However, because of the recent budgetary cuts and the effect they might have on the quality of Westport public education, some in the real estate market worry that there will be an adverse effect on property values in Westport.
“Should Westport lose its ranking as a top school in Connecticut, it will no longer be a destination for those seeking a quality education without the expense of private school,” Linda Skolnick, a realtor for Prudential Connecticut Realty said. “Simply said, when demand decreases, prices follow.”
Elayne Landau, a realtor for Coldwell Banker Real Estate LLC, agrees, saying that a lesser education here in Westport could turn buyers away.
“Any reduction in quality in our school system is quickly and easily translated into a loss of buyers to other towns, where more attractive prices already beckon to these buyers. If they can get more house for less money in those other towns without the benefit of a better school system, it will be hard for these young families to justify the expense of choosing Westport,” Landau said.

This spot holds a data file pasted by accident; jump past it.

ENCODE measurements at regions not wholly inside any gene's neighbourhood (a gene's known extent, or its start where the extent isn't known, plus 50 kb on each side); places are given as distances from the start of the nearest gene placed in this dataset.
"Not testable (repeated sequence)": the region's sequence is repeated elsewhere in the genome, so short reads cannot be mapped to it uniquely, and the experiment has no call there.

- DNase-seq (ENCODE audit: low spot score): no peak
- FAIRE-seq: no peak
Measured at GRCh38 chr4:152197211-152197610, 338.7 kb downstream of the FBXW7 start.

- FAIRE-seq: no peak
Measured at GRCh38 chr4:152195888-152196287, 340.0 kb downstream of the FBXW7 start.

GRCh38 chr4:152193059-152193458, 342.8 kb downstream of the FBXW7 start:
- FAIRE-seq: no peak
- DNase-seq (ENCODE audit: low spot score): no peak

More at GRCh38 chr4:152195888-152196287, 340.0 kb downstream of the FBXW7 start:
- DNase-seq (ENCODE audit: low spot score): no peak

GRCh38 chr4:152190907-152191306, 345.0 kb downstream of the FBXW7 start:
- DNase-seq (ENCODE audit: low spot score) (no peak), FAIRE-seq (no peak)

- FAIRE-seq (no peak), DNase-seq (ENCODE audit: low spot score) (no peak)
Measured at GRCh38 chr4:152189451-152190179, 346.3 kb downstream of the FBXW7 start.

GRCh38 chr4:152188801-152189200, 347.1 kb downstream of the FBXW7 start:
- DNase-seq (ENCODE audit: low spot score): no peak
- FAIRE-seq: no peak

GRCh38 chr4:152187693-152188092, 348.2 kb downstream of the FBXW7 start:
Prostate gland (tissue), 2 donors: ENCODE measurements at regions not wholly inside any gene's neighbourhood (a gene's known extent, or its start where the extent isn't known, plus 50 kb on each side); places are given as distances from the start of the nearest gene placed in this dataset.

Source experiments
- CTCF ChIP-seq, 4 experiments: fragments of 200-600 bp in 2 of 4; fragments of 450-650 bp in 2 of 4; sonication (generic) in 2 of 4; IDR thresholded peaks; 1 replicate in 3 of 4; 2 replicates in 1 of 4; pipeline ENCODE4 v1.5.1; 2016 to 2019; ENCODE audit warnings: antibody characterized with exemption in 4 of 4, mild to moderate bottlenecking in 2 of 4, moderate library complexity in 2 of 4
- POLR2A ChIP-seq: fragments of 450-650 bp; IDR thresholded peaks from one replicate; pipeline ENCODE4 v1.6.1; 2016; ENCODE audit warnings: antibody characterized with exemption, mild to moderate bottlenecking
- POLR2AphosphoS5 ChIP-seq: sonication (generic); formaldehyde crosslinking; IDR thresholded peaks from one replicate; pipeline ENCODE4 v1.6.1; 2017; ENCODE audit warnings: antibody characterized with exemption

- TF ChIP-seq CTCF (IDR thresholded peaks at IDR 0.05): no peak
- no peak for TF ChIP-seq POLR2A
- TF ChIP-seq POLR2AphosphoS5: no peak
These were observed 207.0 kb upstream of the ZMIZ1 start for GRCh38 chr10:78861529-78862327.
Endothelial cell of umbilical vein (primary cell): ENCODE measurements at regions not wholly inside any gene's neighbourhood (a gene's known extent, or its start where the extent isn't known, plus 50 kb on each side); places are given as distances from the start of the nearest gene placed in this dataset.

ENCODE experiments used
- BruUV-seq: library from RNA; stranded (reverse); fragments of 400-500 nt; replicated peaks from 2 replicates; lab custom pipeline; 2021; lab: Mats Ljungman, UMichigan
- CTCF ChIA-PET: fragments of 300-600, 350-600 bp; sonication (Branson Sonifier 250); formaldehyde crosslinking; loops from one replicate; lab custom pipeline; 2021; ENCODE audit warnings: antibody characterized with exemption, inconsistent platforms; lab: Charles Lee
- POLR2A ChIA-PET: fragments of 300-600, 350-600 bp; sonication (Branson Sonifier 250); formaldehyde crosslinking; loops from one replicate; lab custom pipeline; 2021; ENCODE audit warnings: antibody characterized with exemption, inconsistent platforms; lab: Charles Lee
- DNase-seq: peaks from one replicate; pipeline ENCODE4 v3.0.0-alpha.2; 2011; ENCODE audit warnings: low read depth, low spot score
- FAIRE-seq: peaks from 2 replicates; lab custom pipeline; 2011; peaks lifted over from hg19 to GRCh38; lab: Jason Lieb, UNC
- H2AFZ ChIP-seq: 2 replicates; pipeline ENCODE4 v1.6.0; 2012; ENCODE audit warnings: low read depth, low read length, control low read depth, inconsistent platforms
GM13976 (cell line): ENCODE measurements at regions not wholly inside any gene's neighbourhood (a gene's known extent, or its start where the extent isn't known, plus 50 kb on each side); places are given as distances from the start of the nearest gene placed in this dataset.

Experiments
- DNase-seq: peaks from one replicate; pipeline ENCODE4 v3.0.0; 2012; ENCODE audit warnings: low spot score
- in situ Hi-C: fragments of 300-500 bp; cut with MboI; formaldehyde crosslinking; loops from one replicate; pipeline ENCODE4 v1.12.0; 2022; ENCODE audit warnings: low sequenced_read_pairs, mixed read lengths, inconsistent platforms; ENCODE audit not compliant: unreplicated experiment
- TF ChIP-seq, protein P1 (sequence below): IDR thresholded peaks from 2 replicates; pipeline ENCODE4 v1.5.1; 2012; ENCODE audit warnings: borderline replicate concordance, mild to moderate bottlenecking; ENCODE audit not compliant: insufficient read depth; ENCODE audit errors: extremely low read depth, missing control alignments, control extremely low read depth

Regardless of the impacts such decisions may have, most look to the BOE for the future of education in Westport. But Dodig claims that it is ultimately in the hands of its citizens.
“The people of this town should be shouting from the rooftops to sustain this system,” Dodig said. “It is the envy of other districts.”